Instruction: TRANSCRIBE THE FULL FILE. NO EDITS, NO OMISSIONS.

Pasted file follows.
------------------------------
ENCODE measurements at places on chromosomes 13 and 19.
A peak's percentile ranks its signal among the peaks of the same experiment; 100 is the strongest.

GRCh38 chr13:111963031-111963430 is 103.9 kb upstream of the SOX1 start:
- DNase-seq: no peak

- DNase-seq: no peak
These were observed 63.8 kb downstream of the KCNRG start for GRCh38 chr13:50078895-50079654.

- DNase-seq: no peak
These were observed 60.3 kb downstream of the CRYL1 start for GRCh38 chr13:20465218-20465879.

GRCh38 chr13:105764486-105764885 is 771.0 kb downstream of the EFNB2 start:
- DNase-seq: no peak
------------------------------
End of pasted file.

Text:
ENCODE measurements at places on chromosomes 13 and 19.
A peak's percentile ranks its signal among the peaks of the same experiment; 100 is the strongest.

GRCh38 chr13:111963031-111963430 is 103.9 kb upstream of the SOX1 start:
- DNase-seq: no peak

- DNase-seq: no peak
These were observed 63.8 kb downstream of the KCNRG start for GRCh38 chr13:50078895-50079654.

- DNase-seq: no peak
These were observed 60.3 kb downstream of the CRYL1 start for GRCh38 chr13:20465218-20465879.

GRCh38 chr13:105764486-105764885 is 771.0 kb downstream of the EFNB2 start:
- DNase-seq: no peak